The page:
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Coronavirus Q&A with Claire McLaughlin: 'We're in the calm before the storm in hospital but I'm relying on God's strength to get me through


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Ireland rugby player Claire McLaughlin is currently hard at work as a doctor in the Ulster Hospital A&E.

Ireland rugby player Claire McLaughlin is currently hard at work as a doctor in the Ulster Hospital A&E.

Claire McLaughlin

Claire McLaughlin

Claire McLaughlin in action for Ireland

Claire McLaughlin in action for Ireland

Ireland rugby player Claire McLaughlin is currently hard at work as a doctor in the Ulster Hospital A&E.

We are asking our sporting personalities how they are dealing with action coming to a halt because of the coronavirus pandemic and how it has affected their daily lives.

Today, we speak to Ireland international rugby player and doctor Claire McLaughlin.

Q. How are you keeping?

A. I'm doing well, thanks. This is a bit of a strange time right now, and day to day it's hard to know how to feel, but I'm currently healthy and happy, working and training away.

Q. How have you been affected?

A. Sports-wise, for me the main thing that's been affected is rugby and the season being cut short. There's real uncertainty about when it might kick off again, so for now it's just about trying to keep fit while we're in this 'off-season' period. For me, this allows me to focus fully on rehab after having a frustrating season with a niggly ankle injury.

Day to day, I'm working as a doctor in the Ulster Hospital A&E. I've definitely been working a lot more hours over the past couple of weeks, and I'd say that will continue for the foreseeable. At the moment, we're experiencing the calm before the storm with regards Covid-19, which is a bit unsettling, as we're expecting it to get much more hectic over the next few weeks.

Outside of that, a few events and trips have been cancelled - my friend's wedding, my boyfriend's 30th birthday trip to Toulouse, numerous hen parties... it's been gutting but obviously the most important thing right now is that we reduce the spread of the virus, and play our part to help decrease the impact it could have.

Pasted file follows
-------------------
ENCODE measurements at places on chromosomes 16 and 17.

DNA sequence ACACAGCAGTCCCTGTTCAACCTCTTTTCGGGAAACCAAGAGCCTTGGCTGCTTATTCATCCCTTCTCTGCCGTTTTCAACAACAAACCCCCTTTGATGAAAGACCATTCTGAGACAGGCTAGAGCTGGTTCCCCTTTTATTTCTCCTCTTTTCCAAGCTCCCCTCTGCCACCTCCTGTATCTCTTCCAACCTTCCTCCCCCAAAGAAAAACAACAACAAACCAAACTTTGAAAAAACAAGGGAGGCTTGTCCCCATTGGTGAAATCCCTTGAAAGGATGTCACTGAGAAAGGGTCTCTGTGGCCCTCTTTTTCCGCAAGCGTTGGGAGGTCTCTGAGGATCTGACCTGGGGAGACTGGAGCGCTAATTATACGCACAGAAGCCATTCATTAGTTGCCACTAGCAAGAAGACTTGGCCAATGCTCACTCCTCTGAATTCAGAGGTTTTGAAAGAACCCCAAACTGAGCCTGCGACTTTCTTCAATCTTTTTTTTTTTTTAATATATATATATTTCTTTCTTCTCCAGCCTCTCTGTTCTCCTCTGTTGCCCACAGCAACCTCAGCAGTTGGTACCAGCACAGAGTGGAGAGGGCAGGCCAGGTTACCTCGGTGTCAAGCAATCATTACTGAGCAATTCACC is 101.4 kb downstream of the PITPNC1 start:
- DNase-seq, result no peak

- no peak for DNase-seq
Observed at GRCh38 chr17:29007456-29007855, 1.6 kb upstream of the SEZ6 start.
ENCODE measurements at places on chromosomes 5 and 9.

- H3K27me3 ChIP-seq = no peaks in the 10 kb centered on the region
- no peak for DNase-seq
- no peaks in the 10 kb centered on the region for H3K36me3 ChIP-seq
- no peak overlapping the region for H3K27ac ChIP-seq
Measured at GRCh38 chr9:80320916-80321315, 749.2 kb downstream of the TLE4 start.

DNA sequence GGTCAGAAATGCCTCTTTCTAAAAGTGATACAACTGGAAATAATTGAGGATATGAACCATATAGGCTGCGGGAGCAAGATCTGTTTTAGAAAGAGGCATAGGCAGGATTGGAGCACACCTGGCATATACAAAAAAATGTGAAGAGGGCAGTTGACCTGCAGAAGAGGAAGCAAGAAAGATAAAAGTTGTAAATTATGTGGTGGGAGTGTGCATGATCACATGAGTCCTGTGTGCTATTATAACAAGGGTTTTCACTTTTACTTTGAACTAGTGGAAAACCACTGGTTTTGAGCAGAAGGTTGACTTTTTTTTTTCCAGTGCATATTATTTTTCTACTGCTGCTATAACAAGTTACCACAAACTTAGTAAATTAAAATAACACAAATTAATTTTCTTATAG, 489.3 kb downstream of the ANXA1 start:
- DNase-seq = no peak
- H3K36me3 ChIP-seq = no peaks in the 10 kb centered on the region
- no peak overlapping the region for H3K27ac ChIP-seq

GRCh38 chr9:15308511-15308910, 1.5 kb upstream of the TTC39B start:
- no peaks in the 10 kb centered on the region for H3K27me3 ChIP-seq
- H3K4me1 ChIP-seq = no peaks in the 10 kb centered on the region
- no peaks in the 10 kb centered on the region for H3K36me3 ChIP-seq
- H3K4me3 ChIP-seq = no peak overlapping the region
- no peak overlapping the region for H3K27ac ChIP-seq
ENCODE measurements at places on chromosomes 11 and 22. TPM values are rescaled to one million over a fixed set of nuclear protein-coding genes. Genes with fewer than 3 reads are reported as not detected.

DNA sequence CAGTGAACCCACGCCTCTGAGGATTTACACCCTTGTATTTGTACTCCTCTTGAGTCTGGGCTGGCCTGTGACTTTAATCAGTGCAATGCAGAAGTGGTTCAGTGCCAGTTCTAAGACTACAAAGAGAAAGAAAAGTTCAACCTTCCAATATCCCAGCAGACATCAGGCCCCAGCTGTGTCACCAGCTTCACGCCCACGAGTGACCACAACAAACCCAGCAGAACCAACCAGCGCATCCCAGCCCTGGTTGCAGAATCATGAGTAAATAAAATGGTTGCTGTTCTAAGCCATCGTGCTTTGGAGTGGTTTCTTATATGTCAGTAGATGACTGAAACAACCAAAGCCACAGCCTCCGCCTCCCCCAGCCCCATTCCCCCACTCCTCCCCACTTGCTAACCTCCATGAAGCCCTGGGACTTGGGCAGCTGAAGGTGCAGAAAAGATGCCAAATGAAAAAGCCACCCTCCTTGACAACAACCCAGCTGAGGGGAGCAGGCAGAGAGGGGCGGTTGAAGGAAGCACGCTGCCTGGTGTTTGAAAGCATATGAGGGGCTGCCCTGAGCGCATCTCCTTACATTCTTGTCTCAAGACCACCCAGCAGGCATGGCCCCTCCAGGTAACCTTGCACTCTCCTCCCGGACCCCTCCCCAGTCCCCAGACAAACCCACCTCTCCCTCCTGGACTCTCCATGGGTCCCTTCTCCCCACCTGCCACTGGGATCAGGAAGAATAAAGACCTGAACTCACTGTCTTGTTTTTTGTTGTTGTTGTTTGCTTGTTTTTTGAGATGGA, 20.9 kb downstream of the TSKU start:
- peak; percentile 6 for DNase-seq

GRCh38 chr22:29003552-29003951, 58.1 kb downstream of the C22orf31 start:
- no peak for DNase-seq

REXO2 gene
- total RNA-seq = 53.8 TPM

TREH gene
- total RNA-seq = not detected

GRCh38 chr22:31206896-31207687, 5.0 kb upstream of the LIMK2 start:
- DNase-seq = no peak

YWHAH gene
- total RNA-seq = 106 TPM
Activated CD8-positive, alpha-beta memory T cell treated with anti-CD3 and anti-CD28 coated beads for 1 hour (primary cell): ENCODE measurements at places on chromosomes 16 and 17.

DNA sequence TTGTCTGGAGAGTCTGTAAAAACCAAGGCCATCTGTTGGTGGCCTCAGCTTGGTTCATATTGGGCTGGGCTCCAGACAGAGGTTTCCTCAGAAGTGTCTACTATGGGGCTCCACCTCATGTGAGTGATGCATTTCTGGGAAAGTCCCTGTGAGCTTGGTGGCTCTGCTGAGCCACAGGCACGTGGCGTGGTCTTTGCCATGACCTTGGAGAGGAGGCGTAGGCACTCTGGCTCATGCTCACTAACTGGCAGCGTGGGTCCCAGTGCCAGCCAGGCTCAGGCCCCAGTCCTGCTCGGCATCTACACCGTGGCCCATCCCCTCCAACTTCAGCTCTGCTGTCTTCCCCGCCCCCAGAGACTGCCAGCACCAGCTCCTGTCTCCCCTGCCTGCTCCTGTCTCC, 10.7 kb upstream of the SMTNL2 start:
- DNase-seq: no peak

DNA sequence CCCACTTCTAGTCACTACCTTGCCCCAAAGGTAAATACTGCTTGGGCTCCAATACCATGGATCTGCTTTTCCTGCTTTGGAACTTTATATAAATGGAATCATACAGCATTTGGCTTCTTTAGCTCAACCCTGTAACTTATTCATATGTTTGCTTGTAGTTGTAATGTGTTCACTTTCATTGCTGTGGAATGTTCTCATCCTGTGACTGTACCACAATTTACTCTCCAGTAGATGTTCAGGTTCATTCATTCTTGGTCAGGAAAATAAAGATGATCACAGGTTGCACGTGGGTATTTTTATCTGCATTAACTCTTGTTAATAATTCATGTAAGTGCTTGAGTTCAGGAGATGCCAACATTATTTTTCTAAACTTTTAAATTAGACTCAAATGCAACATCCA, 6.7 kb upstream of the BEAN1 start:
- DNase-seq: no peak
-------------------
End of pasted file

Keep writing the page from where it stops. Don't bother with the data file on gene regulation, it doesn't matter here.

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Claire McLaughlin

Claire McLaughlin

Claire McLaughlin

Q. How are you keeping fit?

A. I plan to come out of this time fitter than before. I've borrowed some weights and have a nice little home gym set up to keep me strong - and sane - and I've actually just treated myself and purchased a Wattbike. I can't wait for it to arrive. I'm also doing two or three running sessions each week as part of my rehab/fitness.

Q. How are you keeping morale up? Is there much contact with team-mates?

A. We have a WhatsApp group with a weekly workout challenge, after which we have to post selfies and our scores, and there's usually a bit of banter. It's a good way to stay motivated, seeing everyone else training away and sending in the sweaty selfies!

Q. Where are you drawing your personal strength from now?

A. With so much uncertainty and this being such an anxious time, with not knowing how bad the virus might get, I'm definitely drawing my strength from God. Knowing that He is in control and He cares about us and our struggles through this gives me a real peace. I definitely do have worries about the impact this virus could have on family members, friends and our communities, but for me it's about taking each day as it comes and relying on God's strength to carry me through.

Q. With sports fans staying home, can you recommend a book or box set?

A. I would recommend Brian O'Driscoll and Dan Carter's autobiographies. I'm also keen to read Rory Best's recent book. Other books I've enjoyed recently fall into the health/wellbeing category - 'Why We Sleep' by Prof Matthew Walker and 'The Chimp Paradox' by Prof Steve Peters were really interesting. I barely ever watch TV, but I would 100% recommend Prison Break and Grey's Anatomy.

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Claire McLaughlin in action for Ireland

Claire McLaughlin in action for Ireland

Claire McLaughlin in action for Ireland

Q. Are there life lessons you can learn from this crisis?

A. I'm definitely learning what's important in life - not being able to see friends or family has been really difficult, so it's made me appreciate how important these connections are. It's also made me realise how privileged we are to have the freedom to do what we want, when we want.

Q. When this is all over, what's the first thing you will do?

A. I will go to see my boyfriend, and my friends and family. I will probably take some time off work, and hopefully plan a trip away somewhere. I also can't wait to go out for brunch and coffee again!

Q. What message do you have for sports fans?

A. I would say be patient, sport will be back. I heard a guy chatting about the coronavirus and sport last week and he said, "Of all the things that don't matter at all, sport is the most important". I think that rings true for a lot of people. There's a reason we all use our free time to train or watch men, women and children run around a field with a ball - it captivates us, unites us, and brings us such enjoyment.

Obviously people are going to miss not having it, but we have to face up to the bigger picture - the important thing now is to protect ourselves and our communities, and do what we can to reduce the spread of coronavirus. So the key is to follow the government and public health guidance - stay at home, leave only to do the essentials, keep your distance from others and, of course, wash your hands!

Belfast Telegraph